Thursday, September 20, 2012

That's an uncomfortable set of facts...

From an interesting article in Bloomberg Businessweek on student loans and the cost of college:
So maybe the real problem is that credentialism has trumped learning. That drives people to get degrees simply to displace others who don’t have degrees, says Richard Vedder, who directs the Center for College Affordability and Productivity. He notes that the U.S. has more than 100,000 janitors with college degrees and 16,000 degree-holding parking lot attendants. (emphasis mine)
Political scientist Charles Murray would get rid of the bachelor’s degree altogether. In an Intelligence Squared U.S. debate last October in Chicago, he said education is or at least ought to be a lifelong process for everyone, diploma holders or not. “We are all engaged in the same process,” Murray argued. “We are not divided into professionals and service workers or blue-collar workers. We all start out as apprentices. We become journeymen, and we all strive to become master craftsmen.”
Yikes. No one likes credentialism; perhaps the problem is the cost of higher education? Dunno.


  1. I think universities like credentialism. Fake online universities LOVE credentialism

  2. It does appear that the new "high school diploma" is a bachelor's degree. That's what makes me worry about future college costs.

  3. Does UOP count among college degrees?

    Maybe I'm a luddite, but I can't possibly believe that a "degree" one gets in a housecoat and bunny slippers in front of a computer has any value. Now, if one wore said housecoat and bunny slippers to a physics lab, well, maybe that's different: made of fire retardent material, of course.

    1. Does the education one gets on a grade curve, with instructors who are preoccupied with research grants, often who speak broken english and put students to sleep for 4-5 years count for more?

    2. Get your bachelors degree at a small college, then get your advanced degrees at big universities. You'll enjoy small classes and professional faculty in both instances, if you choose well.

  4. The young man who works in my local pub behind the bar is taking an Open University Maths undergraduate course, which in my opinion is very sensible. He will be able to continue working and is doing it to continue something he is interested in. He realized that he does not need the debt or the "social" aspects of traditional university and he will most likely come away with a better understanding of the material as well.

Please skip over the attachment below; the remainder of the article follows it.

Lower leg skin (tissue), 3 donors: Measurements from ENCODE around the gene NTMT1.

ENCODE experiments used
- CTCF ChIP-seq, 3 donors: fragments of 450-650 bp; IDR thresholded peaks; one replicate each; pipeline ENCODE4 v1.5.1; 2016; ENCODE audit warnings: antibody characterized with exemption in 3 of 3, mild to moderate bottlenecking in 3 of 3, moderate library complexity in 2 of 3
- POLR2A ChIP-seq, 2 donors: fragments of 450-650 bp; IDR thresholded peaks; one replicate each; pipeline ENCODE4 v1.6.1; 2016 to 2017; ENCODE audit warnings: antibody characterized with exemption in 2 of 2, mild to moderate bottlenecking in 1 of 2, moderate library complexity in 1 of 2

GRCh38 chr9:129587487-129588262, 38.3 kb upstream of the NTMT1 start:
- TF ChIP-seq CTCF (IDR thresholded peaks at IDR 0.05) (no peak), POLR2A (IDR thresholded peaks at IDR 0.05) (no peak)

The only worry is snobbery unfortunately, which just goes to show that credentialism really is what universities are all about.

  5. Credentialism has always been part of the picture.

    In the UK there is a little advertised qualification called the BTA, which is a pre-requisite for Big Pharma entry at the PhD level. The BTA is, of course, the "Been to America" qualification. Not always required, naturally, but mediocre and thoroughly obnoxious people can punch well above their weight when armed with the BTA.

  6. In some respects, though, the credentials are necessary. I'm not sure about other universities and institutes but mine has had a problem in the last 10 years or so of fakers getting prestigious jobs then failing in spectacular fashion. And by fakers I mean people who have done no work in the field claiming to be respected leaders in their fields, including the military, science and humanities, becoming high level administrators via networking. Then very public scandal ensues when the truth comes out. I just got an admin job at the university and had to submit a copy of my actual degrees for the job, in addition to the pubmed links to my papers and book chapters. On top of references that were verified by a background check.

    So while calling it an -ism might make people on the outside feel better about themselves, employers are doing it to protect themselves from charismatic fakers. And that's a good thing for everyone involved. Having worked in the lab with one I can attest to the level of chaos and general bad working environment they cause.

  7. I always suspected credentialism is a gentleman's agreement between the suburban dads of America to keep each others' kids in the standard of living to which they've become accustomed. Science is a special case, but there's absolutely no reason a high-school graduate couldn't do the kind of cubicle-farm job they hire communications majors to do.